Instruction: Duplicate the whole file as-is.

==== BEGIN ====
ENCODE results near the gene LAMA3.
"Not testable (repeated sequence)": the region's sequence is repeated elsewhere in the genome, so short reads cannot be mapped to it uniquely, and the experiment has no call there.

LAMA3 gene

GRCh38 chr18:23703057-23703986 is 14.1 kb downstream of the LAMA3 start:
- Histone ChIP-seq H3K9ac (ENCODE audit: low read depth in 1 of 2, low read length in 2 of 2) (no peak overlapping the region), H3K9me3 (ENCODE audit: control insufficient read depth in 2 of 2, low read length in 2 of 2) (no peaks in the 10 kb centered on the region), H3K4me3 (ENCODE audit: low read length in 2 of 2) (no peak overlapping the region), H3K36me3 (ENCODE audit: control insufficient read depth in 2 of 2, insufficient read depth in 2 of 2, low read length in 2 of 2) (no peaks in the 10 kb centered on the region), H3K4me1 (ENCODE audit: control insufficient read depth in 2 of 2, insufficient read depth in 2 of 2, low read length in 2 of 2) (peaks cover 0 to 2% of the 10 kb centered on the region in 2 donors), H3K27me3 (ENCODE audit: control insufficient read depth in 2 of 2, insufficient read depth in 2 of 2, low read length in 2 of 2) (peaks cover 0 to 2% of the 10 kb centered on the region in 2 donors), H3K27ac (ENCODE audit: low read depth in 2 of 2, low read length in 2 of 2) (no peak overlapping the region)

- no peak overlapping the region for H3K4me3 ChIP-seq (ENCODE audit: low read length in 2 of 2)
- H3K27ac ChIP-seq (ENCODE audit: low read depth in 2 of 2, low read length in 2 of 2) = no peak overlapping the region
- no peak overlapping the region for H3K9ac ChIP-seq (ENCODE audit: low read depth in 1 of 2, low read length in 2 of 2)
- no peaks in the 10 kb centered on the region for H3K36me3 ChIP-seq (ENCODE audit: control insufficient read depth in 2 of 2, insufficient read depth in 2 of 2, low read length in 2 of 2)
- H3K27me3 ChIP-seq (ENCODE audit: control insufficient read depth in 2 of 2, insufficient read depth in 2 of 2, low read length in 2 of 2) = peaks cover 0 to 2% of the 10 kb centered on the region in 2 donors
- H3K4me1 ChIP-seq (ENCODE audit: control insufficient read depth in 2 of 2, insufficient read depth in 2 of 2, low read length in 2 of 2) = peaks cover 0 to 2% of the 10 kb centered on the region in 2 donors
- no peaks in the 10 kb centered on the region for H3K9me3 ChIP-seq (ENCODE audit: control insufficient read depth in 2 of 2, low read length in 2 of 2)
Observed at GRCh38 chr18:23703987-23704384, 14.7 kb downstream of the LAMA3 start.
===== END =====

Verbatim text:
ENCODE results near the gene LAMA3.
"Not testable (repeated sequence)": the region's sequence is repeated elsewhere in the genome, so short reads cannot be mapped to it uniquely, and the experiment has no call there.

LAMA3 gene

GRCh38 chr18:23703057-23703986 is 14.1 kb downstream of the LAMA3 start:
- Histone ChIP-seq H3K9ac (ENCODE audit: low read depth in 1 of 2, low read length in 2 of 2) (no peak overlapping the region), H3K9me3 (ENCODE audit: control insufficient read depth in 2 of 2, low read length in 2 of 2) (no peaks in the 10 kb centered on the region), H3K4me3 (ENCODE audit: low read length in 2 of 2) (no peak overlapping the region), H3K36me3 (ENCODE audit: control insufficient read depth in 2 of 2, insufficient read depth in 2 of 2, low read length in 2 of 2) (no peaks in the 10 kb centered on the region), H3K4me1 (ENCODE audit: control insufficient read depth in 2 of 2, insufficient read depth in 2 of 2, low read length in 2 of 2) (peaks cover 0 to 2% of the 10 kb centered on the region in 2 donors), H3K27me3 (ENCODE audit: control insufficient read depth in 2 of 2, insufficient read depth in 2 of 2, low read length in 2 of 2) (peaks cover 0 to 2% of the 10 kb centered on the region in 2 donors), H3K27ac (ENCODE audit: low read depth in 2 of 2, low read length in 2 of 2) (no peak overlapping the region)

- no peak overlapping the region for H3K4me3 ChIP-seq (ENCODE audit: low read length in 2 of 2)
- H3K27ac ChIP-seq (ENCODE audit: low read depth in 2 of 2, low read length in 2 of 2) = no peak overlapping the region
- no peak overlapping the region for H3K9ac ChIP-seq (ENCODE audit: low read depth in 1 of 2, low read length in 2 of 2)
- no peaks in the 10 kb centered on the region for H3K36me3 ChIP-seq (ENCODE audit: control insufficient read depth in 2 of 2, insufficient read depth in 2 of 2, low read length in 2 of 2)
- H3K27me3 ChIP-seq (ENCODE audit: control insufficient read depth in 2 of 2, insufficient read depth in 2 of 2, low read length in 2 of 2) = peaks cover 0 to 2% of the 10 kb centered on the region in 2 donors
- H3K4me1 ChIP-seq (ENCODE audit: control insufficient read depth in 2 of 2, insufficient read depth in 2 of 2, low read length in 2 of 2) = peaks cover 0 to 2% of the 10 kb centered on the region in 2 donors
- no peaks in the 10 kb centered on the region for H3K9me3 ChIP-seq (ENCODE audit: control insufficient read depth in 2 of 2, low read length in 2 of 2)
Observed at GRCh38 chr18:23703987-23704384, 14.7 kb downstream of the LAMA3 start.